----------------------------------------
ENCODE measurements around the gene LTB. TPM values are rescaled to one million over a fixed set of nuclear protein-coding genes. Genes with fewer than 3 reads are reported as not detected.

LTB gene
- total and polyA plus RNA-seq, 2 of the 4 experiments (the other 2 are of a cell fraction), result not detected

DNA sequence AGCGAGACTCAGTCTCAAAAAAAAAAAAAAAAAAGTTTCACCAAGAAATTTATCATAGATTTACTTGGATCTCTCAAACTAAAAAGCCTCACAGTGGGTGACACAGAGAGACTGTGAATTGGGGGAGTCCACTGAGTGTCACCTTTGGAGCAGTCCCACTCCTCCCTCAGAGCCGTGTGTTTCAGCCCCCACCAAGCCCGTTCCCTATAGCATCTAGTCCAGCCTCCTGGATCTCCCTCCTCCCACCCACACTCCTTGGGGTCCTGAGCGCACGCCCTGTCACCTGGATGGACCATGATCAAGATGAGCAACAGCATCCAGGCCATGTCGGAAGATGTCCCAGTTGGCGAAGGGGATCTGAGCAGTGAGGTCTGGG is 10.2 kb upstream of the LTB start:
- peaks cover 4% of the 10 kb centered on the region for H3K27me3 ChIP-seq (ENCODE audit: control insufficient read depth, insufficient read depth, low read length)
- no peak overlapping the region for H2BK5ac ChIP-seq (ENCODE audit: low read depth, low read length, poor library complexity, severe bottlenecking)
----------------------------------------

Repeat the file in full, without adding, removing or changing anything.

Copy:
ENCODE measurements around the gene LTB. TPM values are rescaled to one million over a fixed set of nuclear protein-coding genes. Genes with fewer than 3 reads are reported as not detected.

LTB gene
- total and polyA plus RNA-seq, 2 of the 4 experiments (the other 2 are of a cell fraction), result not detected

DNA sequence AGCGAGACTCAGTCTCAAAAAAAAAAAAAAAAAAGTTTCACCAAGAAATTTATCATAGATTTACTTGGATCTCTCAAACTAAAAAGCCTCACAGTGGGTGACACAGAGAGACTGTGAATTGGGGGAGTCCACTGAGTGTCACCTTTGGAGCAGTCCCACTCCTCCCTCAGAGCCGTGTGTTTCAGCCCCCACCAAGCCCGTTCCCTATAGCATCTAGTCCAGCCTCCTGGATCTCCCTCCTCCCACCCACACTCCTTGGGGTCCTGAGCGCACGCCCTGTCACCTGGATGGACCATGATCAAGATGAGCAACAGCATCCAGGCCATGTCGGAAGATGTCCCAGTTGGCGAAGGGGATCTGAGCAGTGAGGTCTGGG is 10.2 kb upstream of the LTB start:
- peaks cover 4% of the 10 kb centered on the region for H3K27me3 ChIP-seq (ENCODE audit: control insufficient read depth, insufficient read depth, low read length)
- no peak overlapping the region for H2BK5ac ChIP-seq (ENCODE audit: low read depth, low read length, poor library complexity, severe bottlenecking)